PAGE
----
One place to start is with the government. While most government agencies have refrained from adopting new regulations for the IoT, a number of federal agencies have taken action or are quickly formulating positions based on their already existing authority. Most notably, the Federal Trade Commision (FTC) has advised that companies should build privacy and security into products and services at the outset, collect and keep only what is needed, provide clear and truthful notices and representations, and give consumers choices about data uses that are not obvious to them. These concepts are embodied in the January 27, 2015 FTC Report on the IoT, where the agency urges companies to adopt best practices to address consumer privacy and security risks. On its website, FTC provides additional guidance and advice for businesses about building security into products connected to the IoT, including proper authentication, reasonable security measures, and carefully considered default settings.   

Other agencies that have taken notice include the National Highway Traffic Safety Administration (NHTSA) and the Food and Drug Administration (FDA). In 2012, NHTSA modified its research organization to focus on vehicle electronics, including cybersecurity. NHTSA established a new division, Electronic Systems Safety Research, to conduct research on the safety, security, and reliability of complex, interconnected, electronic vehicle systems.

In 2015, this new approach was tested when Fiat Chrysler Automobiles (FCA) submitted a safety recall report to NHTSA concerning a software security defect condition in approximately 1.4 million vehicles equipped with radios manufactured by Harman Kardon (Recall 15V-461). According to FCA, software security vulnerabilities in the recalled vehicles could allow unauthorized third-party access to, and manipulation of, networked vehicle control systems. Unauthorized access or manipulation of the vehicle control systems could reduce the driver’s control of the vehicle increasing the risk of a crash or other harm. The story that led to this recall was featured in Wired: Hackers Remotely Kill A Jeep On The Highway – With Me In It. Today, hackers around the world seek to perform that same kind of disruption to all types of IoT products. Is your company ready to respond to the inevitable?

FDA has also taken steps to strengthen the cybersecurity of medical devices. This includes FDA's "Guidance for Industry: Cybersecurity for Networked Medical Devices Containing Off-The-Shelf (OTS) Software." In July 2015, the agency issued its first cybersecurity alert. The alert concerned a connected pump, and warns health care facilities about security vulnerabilities in Hospira's Symbiq Infusion System (Version 3.13 and prior) that could allow unauthorized access to the device and interfere with its proper functioning. According to the alert, an unauthorized user could potentially access the pump remotely and alter the dosage it delivers, which could lead to overinfusion or underinfusion of critical patient treatments. Although the agency was unaware of any patient adverse events or unauthorized device access related to these vulnerabilities, FDA strongly encouraged health care facilities to transition to alternative infusion systems and discontinue use of this particular Hospira infusion pump.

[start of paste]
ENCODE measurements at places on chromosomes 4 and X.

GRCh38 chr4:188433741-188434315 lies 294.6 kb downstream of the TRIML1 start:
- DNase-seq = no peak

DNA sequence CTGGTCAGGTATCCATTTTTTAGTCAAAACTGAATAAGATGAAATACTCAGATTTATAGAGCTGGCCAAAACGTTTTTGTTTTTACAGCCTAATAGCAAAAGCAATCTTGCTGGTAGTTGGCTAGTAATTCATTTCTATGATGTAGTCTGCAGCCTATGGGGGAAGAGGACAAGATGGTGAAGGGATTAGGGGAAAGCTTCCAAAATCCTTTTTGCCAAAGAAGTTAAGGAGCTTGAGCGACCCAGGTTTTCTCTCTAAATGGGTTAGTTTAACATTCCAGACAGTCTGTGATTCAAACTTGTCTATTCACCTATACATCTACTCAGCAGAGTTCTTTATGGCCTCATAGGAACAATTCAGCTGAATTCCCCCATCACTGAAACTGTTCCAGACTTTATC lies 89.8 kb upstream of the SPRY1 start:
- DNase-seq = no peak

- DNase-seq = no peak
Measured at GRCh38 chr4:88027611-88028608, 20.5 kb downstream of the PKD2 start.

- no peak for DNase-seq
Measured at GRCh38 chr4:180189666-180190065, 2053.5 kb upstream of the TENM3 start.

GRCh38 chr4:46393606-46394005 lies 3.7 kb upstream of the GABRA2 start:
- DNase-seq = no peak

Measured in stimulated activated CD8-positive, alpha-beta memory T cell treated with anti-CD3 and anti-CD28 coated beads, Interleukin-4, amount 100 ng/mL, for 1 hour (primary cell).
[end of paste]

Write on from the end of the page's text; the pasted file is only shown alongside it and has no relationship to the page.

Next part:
Regulations, guidelines, and agency actions are starting places. But those government bodies move slowly compared to market forces and other legal pressures. A company wondering about how much time and money to put into IoT security and planning on the front end need only think about the long term cost of getting it wrong. Indeed, plaintiff class action lawyers are constantly watching and hunting for mistakes and opportunities to break new legal ground and win settlements. Hackers are doing the hard work for them. Meanwhile, consumers will be on the lookout for products that provide the proper balance of security and accessibility, at the right price. Those who find that balance will prosper. As cities such as San Francisco build out the foundational connections for the IoT, prudent companies will identify and address the legal risks within their initial framework, rather than wait for a text from the smoke alarm.

For more information, please contact:

Merton Howard

415-995-5033 Direct Phone
415-995-3441 Fax